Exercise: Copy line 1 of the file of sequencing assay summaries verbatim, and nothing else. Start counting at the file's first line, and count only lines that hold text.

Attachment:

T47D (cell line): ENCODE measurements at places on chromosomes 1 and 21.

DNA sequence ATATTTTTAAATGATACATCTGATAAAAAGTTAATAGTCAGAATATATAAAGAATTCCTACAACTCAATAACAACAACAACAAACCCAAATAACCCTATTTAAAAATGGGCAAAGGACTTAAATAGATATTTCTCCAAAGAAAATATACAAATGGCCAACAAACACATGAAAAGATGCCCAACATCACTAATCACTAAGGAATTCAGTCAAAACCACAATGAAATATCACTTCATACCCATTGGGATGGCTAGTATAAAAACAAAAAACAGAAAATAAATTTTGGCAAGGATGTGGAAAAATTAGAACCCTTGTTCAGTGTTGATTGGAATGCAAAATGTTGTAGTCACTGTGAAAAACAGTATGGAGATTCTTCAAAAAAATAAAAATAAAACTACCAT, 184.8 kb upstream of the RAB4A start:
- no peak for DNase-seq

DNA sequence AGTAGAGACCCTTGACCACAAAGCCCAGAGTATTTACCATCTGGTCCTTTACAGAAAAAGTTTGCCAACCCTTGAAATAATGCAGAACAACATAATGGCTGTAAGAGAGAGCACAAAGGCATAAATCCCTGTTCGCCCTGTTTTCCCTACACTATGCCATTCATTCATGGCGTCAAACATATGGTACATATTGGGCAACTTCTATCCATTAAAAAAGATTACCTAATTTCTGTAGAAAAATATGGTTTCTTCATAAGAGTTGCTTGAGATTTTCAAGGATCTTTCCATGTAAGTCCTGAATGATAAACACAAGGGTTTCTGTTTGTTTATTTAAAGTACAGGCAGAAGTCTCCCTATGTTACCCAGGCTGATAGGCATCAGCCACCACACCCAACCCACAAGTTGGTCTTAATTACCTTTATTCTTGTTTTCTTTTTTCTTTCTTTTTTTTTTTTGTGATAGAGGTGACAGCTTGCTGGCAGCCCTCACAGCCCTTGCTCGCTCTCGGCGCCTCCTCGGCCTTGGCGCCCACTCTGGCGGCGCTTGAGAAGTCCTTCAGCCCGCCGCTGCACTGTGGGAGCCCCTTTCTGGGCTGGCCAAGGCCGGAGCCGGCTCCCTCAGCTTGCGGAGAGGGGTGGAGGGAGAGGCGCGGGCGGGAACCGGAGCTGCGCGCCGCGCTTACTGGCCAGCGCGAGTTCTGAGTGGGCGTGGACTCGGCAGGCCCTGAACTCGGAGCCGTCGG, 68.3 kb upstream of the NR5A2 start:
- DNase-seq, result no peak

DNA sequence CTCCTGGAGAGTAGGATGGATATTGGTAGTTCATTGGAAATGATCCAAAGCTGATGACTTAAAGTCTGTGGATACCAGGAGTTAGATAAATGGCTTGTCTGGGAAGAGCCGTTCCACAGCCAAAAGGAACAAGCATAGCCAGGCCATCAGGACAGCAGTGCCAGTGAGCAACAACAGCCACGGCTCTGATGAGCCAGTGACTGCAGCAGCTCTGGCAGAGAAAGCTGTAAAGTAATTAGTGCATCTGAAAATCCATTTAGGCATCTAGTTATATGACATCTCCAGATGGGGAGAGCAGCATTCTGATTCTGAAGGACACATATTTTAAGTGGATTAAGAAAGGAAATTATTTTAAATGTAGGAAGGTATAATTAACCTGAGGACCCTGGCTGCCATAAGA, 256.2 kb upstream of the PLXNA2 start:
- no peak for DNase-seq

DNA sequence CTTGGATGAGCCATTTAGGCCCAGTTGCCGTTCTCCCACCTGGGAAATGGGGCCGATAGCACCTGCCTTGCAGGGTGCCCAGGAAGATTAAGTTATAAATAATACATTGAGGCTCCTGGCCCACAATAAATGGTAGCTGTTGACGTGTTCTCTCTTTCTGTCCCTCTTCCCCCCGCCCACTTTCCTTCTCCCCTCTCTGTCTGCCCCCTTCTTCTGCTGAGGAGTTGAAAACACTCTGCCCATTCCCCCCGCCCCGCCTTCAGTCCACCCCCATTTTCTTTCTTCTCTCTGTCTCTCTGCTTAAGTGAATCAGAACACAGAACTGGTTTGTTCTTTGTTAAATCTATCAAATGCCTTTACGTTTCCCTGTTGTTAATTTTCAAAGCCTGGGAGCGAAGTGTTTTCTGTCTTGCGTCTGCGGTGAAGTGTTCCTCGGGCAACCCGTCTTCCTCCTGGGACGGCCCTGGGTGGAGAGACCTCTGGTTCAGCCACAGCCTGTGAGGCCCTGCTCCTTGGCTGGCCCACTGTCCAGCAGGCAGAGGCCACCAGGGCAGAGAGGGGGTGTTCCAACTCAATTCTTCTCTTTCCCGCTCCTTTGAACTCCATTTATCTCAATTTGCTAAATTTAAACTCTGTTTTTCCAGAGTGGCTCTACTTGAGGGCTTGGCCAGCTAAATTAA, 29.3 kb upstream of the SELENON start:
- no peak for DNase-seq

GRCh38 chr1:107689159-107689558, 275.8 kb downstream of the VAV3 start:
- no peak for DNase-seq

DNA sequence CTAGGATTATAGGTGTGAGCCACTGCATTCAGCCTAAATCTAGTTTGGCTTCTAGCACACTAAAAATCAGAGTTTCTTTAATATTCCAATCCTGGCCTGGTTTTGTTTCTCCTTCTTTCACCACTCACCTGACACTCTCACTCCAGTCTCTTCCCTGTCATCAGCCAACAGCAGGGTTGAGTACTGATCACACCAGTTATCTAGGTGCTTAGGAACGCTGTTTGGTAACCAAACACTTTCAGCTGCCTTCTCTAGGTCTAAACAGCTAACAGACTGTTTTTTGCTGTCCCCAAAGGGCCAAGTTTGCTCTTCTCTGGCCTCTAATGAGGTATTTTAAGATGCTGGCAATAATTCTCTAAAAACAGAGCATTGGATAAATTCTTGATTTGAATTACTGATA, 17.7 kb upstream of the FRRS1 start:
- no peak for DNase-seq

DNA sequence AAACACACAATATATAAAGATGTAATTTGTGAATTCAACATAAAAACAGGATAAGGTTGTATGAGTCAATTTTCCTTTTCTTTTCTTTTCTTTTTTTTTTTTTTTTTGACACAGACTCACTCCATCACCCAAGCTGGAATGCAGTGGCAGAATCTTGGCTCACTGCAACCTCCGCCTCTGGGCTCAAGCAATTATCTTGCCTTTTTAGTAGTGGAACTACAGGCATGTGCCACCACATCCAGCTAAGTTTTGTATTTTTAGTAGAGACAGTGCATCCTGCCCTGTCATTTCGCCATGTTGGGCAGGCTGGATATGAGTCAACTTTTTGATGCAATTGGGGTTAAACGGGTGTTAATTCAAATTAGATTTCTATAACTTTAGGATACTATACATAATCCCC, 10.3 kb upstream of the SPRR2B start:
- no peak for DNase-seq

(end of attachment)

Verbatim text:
T47D (cell line): ENCODE measurements at places on chromosomes 1 and 21.